“Mobility and safety at the same time.”
With New York City looking to Sweden as the inspiration for its Vision Zero plan, it’s worth asking what Sweden actually did to lower traffic fatality and injury rates. What balance should be struck between engineering, enforcement, and education? The Economist takes a closer look:
Planning has played the biggest part in reducing accidents. Roads in Sweden are built with safety prioritised over speed or convenience. Low urban speed-limits, pedestrian zones and barriers that separate cars from bikes and oncoming traffic have helped. Building 1,500 kilometres (900 miles) of “2+1” roads—where each lane of traffic takes turns to use a middle lane for overtaking—is reckoned to have saved around 145 lives over the first decade of Vision Zero. And 12,600 safer crossings, including pedestrian bridges and zebra-stripes flanked by flashing lights and protected with speed-bumps, are estimated to have halved the number of pedestrian deaths over the past five years. Strict policing has also helped: now less than 0.25% of drivers tested are over the alcohol limit. Road deaths of children under seven have plummeted—in 2012 only one was killed, compared with 58 in 1970.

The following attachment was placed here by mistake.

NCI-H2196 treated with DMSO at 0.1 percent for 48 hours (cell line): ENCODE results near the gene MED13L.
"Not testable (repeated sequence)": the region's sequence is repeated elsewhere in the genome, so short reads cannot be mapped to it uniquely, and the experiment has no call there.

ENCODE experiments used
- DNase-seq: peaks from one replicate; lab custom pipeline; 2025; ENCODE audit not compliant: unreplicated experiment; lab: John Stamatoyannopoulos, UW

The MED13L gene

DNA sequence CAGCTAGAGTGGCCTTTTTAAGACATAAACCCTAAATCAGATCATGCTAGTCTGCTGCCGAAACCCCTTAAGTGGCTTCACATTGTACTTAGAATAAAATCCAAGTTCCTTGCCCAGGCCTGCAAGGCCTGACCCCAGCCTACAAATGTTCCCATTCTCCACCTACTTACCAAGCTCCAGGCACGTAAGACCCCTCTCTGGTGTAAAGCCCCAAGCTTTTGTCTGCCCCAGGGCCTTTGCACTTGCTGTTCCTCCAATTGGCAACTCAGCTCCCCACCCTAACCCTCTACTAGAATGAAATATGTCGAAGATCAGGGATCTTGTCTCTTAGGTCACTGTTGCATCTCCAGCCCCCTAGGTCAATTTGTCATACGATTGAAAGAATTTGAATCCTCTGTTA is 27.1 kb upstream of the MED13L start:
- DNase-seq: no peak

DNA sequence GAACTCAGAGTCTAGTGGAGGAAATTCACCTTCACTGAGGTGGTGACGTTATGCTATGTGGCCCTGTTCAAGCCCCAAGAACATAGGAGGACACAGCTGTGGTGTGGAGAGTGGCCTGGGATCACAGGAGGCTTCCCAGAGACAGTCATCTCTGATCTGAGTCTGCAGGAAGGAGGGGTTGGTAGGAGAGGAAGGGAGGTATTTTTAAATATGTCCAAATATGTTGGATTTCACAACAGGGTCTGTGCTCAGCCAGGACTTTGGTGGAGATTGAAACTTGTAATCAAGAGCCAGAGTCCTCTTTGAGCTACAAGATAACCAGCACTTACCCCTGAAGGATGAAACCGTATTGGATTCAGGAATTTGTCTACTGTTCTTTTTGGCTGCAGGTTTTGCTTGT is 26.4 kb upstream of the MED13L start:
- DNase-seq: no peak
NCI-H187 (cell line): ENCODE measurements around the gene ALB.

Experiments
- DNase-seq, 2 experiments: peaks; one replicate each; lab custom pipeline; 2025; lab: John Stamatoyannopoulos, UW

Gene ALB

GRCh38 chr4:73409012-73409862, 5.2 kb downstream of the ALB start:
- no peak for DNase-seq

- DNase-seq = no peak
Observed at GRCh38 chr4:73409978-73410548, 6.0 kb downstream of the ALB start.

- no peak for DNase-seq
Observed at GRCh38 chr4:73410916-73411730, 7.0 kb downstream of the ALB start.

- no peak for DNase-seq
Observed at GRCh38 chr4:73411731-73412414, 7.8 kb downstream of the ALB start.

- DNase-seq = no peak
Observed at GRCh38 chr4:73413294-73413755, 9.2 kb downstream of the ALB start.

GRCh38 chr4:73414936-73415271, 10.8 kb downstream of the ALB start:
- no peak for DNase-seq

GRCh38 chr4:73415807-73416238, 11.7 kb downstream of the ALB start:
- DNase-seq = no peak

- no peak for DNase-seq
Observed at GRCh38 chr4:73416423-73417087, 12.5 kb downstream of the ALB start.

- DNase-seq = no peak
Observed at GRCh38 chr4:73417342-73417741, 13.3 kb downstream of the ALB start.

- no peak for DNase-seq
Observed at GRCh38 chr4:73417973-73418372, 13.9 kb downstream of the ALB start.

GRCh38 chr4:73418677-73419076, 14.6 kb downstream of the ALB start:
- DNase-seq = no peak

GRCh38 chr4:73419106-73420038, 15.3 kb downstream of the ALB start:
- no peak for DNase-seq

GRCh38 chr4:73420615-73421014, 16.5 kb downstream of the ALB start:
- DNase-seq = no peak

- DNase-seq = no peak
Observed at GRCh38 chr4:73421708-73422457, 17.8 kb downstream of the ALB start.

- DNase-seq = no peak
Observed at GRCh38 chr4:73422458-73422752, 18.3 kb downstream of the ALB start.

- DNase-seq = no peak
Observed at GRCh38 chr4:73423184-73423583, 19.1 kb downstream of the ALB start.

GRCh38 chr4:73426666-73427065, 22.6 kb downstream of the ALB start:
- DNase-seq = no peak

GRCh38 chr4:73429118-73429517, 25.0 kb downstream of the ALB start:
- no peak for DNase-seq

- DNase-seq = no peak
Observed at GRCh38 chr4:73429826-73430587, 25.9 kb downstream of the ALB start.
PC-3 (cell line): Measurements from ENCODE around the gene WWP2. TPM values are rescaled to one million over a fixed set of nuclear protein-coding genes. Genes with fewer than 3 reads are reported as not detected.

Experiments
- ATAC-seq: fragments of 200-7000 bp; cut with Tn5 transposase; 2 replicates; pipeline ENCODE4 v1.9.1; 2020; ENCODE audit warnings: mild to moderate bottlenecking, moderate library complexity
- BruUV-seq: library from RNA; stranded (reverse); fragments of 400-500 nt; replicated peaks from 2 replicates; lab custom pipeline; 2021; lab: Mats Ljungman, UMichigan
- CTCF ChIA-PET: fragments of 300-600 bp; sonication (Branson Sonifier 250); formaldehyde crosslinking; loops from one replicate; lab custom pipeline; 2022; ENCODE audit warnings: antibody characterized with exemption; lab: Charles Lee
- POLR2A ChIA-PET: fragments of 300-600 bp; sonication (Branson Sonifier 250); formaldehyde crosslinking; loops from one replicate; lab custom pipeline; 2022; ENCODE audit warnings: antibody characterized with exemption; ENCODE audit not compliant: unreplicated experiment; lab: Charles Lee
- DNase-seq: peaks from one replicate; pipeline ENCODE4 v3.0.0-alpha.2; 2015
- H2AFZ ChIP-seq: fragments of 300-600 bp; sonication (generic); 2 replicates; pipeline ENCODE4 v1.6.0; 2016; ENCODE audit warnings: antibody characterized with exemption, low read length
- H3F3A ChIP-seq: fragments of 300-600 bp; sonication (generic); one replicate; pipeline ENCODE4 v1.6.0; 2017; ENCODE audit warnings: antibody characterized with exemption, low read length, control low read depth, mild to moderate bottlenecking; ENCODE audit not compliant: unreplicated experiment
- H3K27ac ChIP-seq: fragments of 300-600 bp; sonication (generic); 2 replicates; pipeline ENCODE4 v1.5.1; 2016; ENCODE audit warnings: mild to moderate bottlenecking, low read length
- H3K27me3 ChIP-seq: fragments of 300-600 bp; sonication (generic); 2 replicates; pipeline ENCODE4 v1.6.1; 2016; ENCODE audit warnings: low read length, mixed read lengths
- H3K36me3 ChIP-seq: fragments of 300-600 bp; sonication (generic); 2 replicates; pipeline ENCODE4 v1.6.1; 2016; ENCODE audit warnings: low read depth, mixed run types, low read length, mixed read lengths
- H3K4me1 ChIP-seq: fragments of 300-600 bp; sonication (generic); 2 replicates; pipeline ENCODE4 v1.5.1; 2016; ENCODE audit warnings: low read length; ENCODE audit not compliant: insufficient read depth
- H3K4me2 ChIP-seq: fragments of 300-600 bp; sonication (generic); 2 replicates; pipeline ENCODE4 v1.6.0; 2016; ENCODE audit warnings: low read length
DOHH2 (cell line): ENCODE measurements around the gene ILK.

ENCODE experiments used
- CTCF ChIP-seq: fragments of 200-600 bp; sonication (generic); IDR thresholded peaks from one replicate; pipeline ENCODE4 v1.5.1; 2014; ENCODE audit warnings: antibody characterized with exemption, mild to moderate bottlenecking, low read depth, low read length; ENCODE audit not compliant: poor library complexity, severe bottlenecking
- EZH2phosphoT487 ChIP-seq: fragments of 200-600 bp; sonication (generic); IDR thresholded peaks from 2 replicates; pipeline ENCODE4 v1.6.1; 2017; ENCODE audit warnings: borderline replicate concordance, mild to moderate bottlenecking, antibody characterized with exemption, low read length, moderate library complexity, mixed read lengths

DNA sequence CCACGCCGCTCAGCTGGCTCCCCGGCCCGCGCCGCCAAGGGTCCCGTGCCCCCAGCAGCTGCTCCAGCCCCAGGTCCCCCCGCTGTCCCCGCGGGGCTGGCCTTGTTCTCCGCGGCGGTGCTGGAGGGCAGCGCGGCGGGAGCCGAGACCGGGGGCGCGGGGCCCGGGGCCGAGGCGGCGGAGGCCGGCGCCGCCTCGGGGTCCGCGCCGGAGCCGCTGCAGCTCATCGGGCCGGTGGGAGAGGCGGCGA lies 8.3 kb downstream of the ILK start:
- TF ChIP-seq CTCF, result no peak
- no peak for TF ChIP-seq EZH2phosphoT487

As the article notes, Sweden isn’t at zero traffic deaths yet, although it has cut the number of people killed on its roads in half since the year 2000.